# NATURAL SPEED . . . anyone?

Discussion in 'Boatbuilding' started by SURV69, Jun 17, 2010.

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### SURV69Junior Member

Years ago, I borrowed a book about building boats from the local library.

In that book a formula for "Natural" speed was given.

The formula was supposed to compute a rough figure for a boat's natural speed, which is considerably less than hull-speed. The formula was designed to work in absolute calm(no wind).

One of the aspects of this formula was to use beam, waterline length, draft and overall displacement. (BTW . . . there was also a formula to compute windage of the superstructure)

This formula caused for smaller boats to have a higher "natural" speed than larger boats, since it obviously takes more energy to initially make larger boats move.

My Venture 25 sailboat worked out to between 1.5 to 2 mph(maybe knots?). Smaller boats, if I remember right computed to about 2 mph(knots?), or so at most. Much larger boats resulted in figures of considerably less than 1 mph(knots?)

The time-period needed to reach this speed was not computed as such that a small amount of energy applied to a small boat would eventually move it. I know from experience that it took very little push(for less than 15-30 seconds) from me to move the Venture 25.

My renewed interest in this formula is related to my interest in electric propulsion and getting the most useable speed, most useable distance and least battery draw for my sailboat.

The idea is to see if a solar panel(or two) would be able to replace the needed battery draw to operate at a minimal, but adequate traversing speed.

I have sailed at 2 knots and although it's slow, this speed seems to be the point at which I get the sensation of actually moving . . . making somewhat worthwhile headway toward my destination . . . a speed I can live with in the duldrums.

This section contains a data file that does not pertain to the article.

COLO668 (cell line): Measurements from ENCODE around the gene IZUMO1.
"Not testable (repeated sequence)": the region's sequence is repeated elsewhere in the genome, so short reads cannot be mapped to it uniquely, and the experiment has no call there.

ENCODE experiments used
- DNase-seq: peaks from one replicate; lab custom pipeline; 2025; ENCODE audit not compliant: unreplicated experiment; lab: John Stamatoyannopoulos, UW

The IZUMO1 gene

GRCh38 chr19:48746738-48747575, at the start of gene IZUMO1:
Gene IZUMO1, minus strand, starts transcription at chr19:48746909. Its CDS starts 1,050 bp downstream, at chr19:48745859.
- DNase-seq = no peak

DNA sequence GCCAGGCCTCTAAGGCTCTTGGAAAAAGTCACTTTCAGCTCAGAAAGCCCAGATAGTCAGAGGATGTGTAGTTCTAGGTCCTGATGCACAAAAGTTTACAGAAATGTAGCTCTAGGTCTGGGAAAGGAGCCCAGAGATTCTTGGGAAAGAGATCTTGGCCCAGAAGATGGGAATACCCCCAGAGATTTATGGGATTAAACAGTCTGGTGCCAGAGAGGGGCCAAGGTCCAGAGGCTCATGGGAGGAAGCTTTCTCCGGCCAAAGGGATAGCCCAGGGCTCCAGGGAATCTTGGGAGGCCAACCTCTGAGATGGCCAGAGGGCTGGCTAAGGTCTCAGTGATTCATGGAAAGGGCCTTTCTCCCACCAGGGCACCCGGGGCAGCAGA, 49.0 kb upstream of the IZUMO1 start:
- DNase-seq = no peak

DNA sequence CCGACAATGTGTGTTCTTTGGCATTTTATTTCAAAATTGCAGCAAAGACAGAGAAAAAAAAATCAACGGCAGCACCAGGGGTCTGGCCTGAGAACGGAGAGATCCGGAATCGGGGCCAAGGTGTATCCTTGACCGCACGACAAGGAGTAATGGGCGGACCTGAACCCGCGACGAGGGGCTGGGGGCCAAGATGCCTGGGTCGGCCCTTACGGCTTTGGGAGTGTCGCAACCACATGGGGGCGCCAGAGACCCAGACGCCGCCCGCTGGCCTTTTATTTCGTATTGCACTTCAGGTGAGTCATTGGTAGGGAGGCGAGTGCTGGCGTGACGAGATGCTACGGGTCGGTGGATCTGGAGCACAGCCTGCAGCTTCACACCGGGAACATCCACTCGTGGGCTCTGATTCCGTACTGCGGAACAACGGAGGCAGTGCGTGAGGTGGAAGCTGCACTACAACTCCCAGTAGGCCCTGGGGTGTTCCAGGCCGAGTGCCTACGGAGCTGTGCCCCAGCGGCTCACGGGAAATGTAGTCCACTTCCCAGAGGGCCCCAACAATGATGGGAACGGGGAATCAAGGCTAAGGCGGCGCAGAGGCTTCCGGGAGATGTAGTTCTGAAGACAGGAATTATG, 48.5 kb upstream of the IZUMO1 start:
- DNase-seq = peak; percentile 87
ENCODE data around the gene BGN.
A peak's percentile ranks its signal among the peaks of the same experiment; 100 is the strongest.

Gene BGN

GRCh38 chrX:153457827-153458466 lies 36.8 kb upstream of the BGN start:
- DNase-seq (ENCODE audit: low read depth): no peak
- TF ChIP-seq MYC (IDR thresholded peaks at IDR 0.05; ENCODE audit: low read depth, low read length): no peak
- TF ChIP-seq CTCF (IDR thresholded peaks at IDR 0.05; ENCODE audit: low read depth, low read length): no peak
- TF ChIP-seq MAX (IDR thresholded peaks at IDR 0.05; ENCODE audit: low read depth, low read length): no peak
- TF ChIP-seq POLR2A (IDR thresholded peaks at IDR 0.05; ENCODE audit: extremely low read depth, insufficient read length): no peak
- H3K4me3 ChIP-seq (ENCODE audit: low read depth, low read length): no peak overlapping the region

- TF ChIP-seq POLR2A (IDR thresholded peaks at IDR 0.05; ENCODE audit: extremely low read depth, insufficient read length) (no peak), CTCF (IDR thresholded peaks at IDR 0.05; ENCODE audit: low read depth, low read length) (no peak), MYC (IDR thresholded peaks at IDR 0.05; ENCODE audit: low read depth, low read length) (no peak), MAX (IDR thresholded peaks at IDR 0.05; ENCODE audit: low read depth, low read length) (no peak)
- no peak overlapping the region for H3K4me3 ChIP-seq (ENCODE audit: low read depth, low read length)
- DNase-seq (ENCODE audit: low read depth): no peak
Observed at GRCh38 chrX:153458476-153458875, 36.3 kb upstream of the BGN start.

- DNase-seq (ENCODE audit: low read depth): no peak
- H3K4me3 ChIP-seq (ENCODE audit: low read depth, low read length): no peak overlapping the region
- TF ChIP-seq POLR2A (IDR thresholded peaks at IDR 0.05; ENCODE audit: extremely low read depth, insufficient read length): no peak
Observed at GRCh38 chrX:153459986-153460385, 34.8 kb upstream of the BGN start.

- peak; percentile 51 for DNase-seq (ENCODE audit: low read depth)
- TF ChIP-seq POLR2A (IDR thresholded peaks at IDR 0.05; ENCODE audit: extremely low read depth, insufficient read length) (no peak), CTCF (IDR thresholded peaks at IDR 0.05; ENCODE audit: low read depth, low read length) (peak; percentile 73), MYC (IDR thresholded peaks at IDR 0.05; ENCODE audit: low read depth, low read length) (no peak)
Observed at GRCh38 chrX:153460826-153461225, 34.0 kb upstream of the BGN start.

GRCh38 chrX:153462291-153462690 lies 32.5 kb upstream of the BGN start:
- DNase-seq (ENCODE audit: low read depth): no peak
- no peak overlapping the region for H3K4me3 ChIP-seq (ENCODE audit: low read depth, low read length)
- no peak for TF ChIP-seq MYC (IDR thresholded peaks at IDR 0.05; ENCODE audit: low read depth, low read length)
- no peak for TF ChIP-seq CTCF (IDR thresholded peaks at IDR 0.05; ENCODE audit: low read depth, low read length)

My search for this formula has been futile(about 15 years now) and I am beginning to wonder if this formula was derived by the author and not an "accepted" formula.

Nonetheless, this formula has regimented my expectations of what I expect electric propulsion, at the least, to deliver for me.

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### daiquiriEngineering and Design

I've never heard of that term (which, for some reason, makes me smile ).
It may be the author's name for one of minimums in wave resistance curve or a similar particular point, who knows.

For example, a wigley hull has one of minimums at volumetric Froude number Fn=0.35 (another one, if you prefer, at 0.26). Since Fn is defined as
Fn = v / sq.root [ g * V^(1/3) ]
where v is speed and V is volume displaced, and volume V can be calculated with the formula
V = Cb * B * T *LWL,
you can substitute Fn with the value 0.35, the volume with the last formula, and obtain the velocity for which that type of hull has a local minimum wave resistance:
V = 0.35 sq.root(g) (Cb B T LWL)^(1/6)
It contains all of the parameters you have mentioned. I may then decide to call it Natural Daiquiri Speed, write a book on it - et voila, there it is.

Otherwise, I don't know.

Cheers!

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### SURV69Junior Member

possible

The book gave a number of formulae for all sorts of things, but it was a boat-building book, not a data book(the library also had a marine data book which was chock full of formulae).

ANYWAY, I do remember the author claiming that the resultant computation was a rough idea of the amount of energy required to move a boat.

The book, if I remember right was from the 40's or 50's. If I remember right, during the 40's & 50's large outboard motors were rather rare and most cabin cruisers(with O.B. motors) moved at a leisurely pace.

The formula is probably not important, since I(as well as anyone else), already know that it takes very little power to move a relatively small boat slowly.

To tell the truth, I think, maybe my interest is peaked more because I'd like someone to acknowledge that my memory's still good.

4. ### apex1Guest

Well,

thats easily achieved:
when you remember the book and some content from the 40ies `til now, your memory is quite good!
when that makes you happy...........

Unfortunately I cannot provide further info on this topic.

Regards
Richard

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### ancient kayakeraka Terry Haines

Maybe I am missing something here but I would say under those conditions the natural speed of a (sail)boat is zero.

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### daiquiriEngineering and Design

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### yipsterdesigner

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